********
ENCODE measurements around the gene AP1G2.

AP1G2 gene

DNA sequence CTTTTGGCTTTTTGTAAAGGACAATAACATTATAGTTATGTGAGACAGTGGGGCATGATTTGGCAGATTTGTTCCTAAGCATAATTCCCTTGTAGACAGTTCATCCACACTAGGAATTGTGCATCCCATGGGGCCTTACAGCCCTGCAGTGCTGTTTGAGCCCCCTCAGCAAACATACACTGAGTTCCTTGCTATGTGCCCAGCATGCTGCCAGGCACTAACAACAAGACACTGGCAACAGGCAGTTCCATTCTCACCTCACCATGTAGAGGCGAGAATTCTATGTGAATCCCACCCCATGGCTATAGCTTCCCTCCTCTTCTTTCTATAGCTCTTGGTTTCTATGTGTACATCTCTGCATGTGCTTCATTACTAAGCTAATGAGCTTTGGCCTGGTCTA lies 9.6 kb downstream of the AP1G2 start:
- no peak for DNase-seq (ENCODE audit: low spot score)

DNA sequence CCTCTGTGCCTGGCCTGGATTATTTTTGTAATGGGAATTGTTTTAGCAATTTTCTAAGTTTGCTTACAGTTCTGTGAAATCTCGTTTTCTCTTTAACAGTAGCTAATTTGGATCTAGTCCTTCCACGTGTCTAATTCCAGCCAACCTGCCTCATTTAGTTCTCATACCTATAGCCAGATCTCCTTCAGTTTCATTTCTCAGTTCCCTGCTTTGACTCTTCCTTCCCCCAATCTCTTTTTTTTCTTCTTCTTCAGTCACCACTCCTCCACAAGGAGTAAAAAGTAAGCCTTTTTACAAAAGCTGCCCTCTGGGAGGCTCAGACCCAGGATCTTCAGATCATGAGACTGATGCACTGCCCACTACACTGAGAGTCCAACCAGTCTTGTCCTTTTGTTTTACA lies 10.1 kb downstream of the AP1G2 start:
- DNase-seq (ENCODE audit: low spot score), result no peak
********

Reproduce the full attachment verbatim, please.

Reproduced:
ENCODE measurements around the gene AP1G2.

AP1G2 gene

DNA sequence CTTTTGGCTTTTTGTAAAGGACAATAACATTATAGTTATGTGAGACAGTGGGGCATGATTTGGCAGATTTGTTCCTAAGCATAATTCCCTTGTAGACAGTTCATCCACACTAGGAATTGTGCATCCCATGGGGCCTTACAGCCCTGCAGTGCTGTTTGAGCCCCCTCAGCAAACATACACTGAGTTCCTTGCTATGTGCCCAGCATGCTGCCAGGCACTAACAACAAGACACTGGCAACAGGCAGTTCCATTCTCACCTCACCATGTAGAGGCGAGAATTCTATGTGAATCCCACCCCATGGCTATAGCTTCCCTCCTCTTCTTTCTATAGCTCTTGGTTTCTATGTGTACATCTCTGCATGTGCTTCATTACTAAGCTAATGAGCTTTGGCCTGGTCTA lies 9.6 kb downstream of the AP1G2 start:
- no peak for DNase-seq (ENCODE audit: low spot score)

DNA sequence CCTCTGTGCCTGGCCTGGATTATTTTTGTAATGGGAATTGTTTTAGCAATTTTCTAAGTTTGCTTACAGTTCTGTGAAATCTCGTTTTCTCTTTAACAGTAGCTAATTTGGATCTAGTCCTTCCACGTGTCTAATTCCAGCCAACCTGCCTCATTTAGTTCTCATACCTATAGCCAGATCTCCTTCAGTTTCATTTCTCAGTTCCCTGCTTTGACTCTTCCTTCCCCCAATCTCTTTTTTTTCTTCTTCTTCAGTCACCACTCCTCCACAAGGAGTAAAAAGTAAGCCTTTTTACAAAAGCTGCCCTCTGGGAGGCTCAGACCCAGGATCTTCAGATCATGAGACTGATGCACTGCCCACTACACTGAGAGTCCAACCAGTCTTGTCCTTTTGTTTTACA lies 10.1 kb downstream of the AP1G2 start:
- DNase-seq (ENCODE audit: low spot score), result no peak